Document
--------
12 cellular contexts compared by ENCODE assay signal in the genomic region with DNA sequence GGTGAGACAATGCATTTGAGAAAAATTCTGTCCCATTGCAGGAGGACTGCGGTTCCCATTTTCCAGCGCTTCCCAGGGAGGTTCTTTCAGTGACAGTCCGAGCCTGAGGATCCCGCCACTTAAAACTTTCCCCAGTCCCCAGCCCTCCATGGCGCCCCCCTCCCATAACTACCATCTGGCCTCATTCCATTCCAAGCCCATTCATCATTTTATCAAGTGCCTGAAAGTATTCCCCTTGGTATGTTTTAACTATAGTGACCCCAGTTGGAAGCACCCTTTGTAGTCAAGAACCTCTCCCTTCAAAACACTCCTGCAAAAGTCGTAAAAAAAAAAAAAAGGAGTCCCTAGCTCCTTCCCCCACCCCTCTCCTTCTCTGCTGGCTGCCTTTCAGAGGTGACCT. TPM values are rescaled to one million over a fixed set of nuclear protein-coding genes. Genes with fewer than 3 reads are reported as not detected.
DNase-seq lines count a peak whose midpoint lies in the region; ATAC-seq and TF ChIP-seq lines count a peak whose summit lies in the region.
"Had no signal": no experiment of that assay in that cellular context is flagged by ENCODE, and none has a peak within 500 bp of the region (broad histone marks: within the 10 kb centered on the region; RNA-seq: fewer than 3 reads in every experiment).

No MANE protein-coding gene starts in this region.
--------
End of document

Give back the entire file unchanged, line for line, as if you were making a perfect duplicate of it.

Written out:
12 cellular contexts compared by ENCODE assay signal in the genomic region with DNA sequence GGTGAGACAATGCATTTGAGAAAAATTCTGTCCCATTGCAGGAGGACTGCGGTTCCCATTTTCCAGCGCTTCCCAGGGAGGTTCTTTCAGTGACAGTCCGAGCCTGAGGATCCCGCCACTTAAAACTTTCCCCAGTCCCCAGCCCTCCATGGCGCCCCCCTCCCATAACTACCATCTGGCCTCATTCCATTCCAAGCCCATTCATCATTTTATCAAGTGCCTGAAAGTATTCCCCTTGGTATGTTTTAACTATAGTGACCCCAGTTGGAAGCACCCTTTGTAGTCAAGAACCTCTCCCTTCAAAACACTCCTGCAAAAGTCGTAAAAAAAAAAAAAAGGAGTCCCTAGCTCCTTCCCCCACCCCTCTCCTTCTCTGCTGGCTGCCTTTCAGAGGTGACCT. TPM values are rescaled to one million over a fixed set of nuclear protein-coding genes. Genes with fewer than 3 reads are reported as not detected.
DNase-seq lines count a peak whose midpoint lies in the region; ATAC-seq and TF ChIP-seq lines count a peak whose summit lies in the region.
"Had no signal": no experiment of that assay in that cellular context is flagged by ENCODE, and none has a peak within 500 bp of the region (broad histone marks: within the 10 kb centered on the region; RNA-seq: fewer than 3 reads in every experiment).

No MANE protein-coding gene starts in this region.